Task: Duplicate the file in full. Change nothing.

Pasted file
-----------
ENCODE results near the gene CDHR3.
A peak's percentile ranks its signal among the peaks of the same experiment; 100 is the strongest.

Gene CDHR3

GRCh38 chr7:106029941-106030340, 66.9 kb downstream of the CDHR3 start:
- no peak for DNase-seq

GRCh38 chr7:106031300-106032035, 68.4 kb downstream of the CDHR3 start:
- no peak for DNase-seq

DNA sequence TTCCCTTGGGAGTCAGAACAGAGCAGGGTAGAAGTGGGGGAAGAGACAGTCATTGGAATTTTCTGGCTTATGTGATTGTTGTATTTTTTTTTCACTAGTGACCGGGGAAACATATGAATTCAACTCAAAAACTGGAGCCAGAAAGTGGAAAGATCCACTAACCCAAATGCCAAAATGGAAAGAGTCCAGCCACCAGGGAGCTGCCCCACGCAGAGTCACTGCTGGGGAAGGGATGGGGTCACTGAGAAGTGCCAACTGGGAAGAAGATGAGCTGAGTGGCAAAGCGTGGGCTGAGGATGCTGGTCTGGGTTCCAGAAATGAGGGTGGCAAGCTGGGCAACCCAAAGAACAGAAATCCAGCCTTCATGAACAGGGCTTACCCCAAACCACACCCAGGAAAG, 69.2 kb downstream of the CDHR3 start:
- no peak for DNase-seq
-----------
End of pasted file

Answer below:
ENCODE results near the gene CDHR3.
A peak's percentile ranks its signal among the peaks of the same experiment; 100 is the strongest.

Gene CDHR3

GRCh38 chr7:106029941-106030340, 66.9 kb downstream of the CDHR3 start:
- no peak for DNase-seq

GRCh38 chr7:106031300-106032035, 68.4 kb downstream of the CDHR3 start:
- no peak for DNase-seq

DNA sequence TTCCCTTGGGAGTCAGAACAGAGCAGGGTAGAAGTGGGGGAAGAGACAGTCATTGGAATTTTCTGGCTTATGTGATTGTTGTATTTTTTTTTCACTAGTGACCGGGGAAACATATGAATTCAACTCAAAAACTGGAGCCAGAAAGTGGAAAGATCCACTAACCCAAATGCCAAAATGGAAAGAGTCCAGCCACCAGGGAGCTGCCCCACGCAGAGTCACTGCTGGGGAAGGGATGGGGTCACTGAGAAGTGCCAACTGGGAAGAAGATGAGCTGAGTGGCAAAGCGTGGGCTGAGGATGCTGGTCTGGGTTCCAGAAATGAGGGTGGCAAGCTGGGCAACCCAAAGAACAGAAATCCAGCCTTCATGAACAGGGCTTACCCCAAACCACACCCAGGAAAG, 69.2 kb downstream of the CDHR3 start:
- no peak for DNase-seq